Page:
Xeric Gardening with Native Plants

Fire Chalice or Zauschneria latifolia
Courtesy: Intermountain Native Plant
Growers Association, www.INPGA.org

This is Linda Kervin for Bridgerland Audubon Society.

As the days lengthen and gardeners dream of the planting season to come, I urge you to consider plants adapted to our desert climate. Perhaps there are dry corners where your irrigation does not reach. Or you tire of watching the rivulets of water that run down the gutter from trying to grow grass in the strip between sidewalk and road. These are ideal areas to experiment with drought tolerant plants.

As more of us have become aware of the need to conserve water, the availability of gardening resources has increased. Many local and mail order nurseries now have a good selection of drought tolerant or xeriscape plants.

Maple Mallow, Illiamna_rivularis
Copyright 2008 Jim Cane

The Intermountain Plant Growers Association labels nursery plants with a special tag as Utah’s Choice. Utah’s Choice plants are well adapted to the climate of the intermountain west and are a good starting point for choosing plants.

One of my favorite Utah’s Choice plants is Fire Chalice or Zauschneria latifolia. It is a spreading perennial plant that is covered in fiery red tubular flowers from midsummer til frost. Hummingbirds avidly visit this carefree, drought-tolerant plant.

Globe Mallow Flower
Sphaeralcea ambigua
Copyright 2006-2008 Jim Cane

Maple Mallow or Illiamna rivularis is another favorite perennial. This bushy, waist-high resident of the higher mountains does well in my garden here in Logan. It is in partial sun and gets weekly watering. It is covered in large, pale pink flowers through much of the summer.

Globe mallows, genus Sphaeralcea, are another useful xeric perennial. They require bright sunshine and tolerate heavy soils. Among our natives, they are unusual for their profusion of orange-colored flowers.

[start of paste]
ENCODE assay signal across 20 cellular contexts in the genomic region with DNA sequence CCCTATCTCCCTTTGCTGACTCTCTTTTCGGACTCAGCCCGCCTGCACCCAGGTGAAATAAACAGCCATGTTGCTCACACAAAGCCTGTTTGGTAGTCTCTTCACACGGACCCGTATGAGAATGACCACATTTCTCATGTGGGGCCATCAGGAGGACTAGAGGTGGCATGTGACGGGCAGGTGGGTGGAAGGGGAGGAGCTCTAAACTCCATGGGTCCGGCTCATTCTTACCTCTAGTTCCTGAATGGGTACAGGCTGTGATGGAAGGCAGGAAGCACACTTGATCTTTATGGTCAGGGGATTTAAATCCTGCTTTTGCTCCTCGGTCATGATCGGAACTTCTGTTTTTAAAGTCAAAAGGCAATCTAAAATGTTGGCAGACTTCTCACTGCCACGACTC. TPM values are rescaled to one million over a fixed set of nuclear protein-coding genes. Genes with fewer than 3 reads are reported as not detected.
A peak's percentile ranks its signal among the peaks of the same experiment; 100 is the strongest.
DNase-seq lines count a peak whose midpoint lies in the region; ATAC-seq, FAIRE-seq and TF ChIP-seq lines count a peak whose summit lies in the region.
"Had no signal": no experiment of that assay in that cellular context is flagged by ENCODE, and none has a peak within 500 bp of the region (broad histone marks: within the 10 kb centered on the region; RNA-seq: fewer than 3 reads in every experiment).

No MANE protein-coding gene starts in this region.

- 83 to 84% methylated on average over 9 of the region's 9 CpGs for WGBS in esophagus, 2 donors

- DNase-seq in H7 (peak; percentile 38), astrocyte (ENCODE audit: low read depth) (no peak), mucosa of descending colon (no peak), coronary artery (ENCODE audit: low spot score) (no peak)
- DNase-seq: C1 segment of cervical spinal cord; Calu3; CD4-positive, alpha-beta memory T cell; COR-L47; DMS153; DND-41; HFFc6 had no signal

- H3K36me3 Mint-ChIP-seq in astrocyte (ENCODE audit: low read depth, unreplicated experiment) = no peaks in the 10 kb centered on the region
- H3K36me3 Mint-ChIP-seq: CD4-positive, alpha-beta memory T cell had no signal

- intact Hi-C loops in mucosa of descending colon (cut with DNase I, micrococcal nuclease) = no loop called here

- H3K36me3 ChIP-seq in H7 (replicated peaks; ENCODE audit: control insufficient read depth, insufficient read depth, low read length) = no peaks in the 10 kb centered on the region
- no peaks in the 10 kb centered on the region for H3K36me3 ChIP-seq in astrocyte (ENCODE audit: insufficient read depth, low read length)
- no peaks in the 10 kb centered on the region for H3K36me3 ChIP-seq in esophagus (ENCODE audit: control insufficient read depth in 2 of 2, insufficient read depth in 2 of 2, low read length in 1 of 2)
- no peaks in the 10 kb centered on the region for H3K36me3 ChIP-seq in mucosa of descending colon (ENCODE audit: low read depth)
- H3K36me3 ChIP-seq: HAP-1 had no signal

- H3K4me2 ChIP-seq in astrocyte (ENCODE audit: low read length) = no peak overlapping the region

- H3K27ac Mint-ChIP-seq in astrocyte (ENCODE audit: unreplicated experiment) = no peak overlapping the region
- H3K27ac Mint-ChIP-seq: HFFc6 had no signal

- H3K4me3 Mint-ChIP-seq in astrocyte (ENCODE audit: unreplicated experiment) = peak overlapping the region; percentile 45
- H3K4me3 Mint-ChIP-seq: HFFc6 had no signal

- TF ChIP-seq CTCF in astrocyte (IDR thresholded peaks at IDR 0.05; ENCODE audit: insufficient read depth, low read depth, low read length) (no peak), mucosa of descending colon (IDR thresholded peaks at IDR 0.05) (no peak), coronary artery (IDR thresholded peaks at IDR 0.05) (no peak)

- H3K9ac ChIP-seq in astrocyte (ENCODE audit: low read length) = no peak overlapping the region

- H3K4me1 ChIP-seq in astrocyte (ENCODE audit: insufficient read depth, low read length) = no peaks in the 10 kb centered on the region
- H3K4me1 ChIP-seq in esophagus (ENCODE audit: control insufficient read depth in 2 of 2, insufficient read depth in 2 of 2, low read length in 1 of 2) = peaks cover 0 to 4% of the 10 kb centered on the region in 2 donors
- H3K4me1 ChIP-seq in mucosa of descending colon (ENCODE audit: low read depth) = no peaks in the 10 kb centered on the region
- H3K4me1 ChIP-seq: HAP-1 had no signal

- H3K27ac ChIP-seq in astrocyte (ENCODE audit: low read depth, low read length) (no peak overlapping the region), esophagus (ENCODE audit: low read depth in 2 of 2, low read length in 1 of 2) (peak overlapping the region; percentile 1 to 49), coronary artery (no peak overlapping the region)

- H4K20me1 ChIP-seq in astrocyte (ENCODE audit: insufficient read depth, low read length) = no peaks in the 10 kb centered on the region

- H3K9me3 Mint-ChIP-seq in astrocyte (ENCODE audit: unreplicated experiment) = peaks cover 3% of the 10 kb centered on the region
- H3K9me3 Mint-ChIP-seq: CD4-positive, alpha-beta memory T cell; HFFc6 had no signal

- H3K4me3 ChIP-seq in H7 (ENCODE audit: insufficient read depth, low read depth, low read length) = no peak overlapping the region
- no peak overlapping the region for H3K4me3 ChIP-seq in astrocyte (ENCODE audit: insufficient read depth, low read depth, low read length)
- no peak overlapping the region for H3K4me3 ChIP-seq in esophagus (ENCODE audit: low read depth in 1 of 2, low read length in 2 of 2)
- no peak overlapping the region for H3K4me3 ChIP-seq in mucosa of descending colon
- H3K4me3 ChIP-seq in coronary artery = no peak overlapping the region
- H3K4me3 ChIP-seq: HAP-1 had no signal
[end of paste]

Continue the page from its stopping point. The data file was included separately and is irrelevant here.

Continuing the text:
These are just a few examples of the wealth of possibilities. By choosing plants adapted to your environment, you take the garden path of less resistance. When you consider the rainfall, soil and sun exposure of your yard and choose plants adapted for those conditions, you struggle less and enjoy your garden more.

Globe Mallow Plant
Sphaeralcea ambigua
Copyright 2006-2008 Jim Cane

This is Linda Kervin for Bridgerland Audubon Society.

Credits:

Photos: Courtesy & Copyright © 2008 Intermountain Native Plant Growers Association, www.INPGA.org

Also Courtesy & Copyright © 2008 Jim Cane

Text: Linda Kervin & Jim Cane

Additional Reading:

Xeriscape Bloom
Copyright 2008 Jim Cane

INPGA: Intermountain Native Plant Growers Association, http://www.utahschoice.org/welcome

Wildland Nursery, Joseph, UT, http://www.wildlandnursery.com/

Sagebrush

Sagebrush near Raft River, UT
Sagebrush near Raft River, UT – Photo Courtesy and Copyright 2007 Dr. Leila Shultz

Hi, I’m Holly Strand of Stokes Nature Center in beautiful Logan Canyon.

I was always prone to homesickness when I spent long periods in the Eastern US and abroad. Returning to Colorado for visits, I would break off a small branch of sagebrush to pack in my suitcase. That way I could always take some essence of home along with me. Now I don’t need to do that. The desert air and cold winters here in Utah make it a sagebrush heaven.

The scent that has become so dear to me comes from the volatile oils of the sagebrush plant. Ironically, the smell that appeals so much to me repels most animals. The aromatic properties of the sagebrush are a by-product of chemicals that evolved as a pest deterrent and as anti-freeze. Sagebrush oils have a very bitter taste. Browsers, such as deer and elk avoid the plants, nibbling on sagebrush only in winter months when the concentration of oils has decreased. And even then, only as a last resort. The pronghorn– a North American native that co-evolved with sagebrush–can tolerate it better than other herbivores.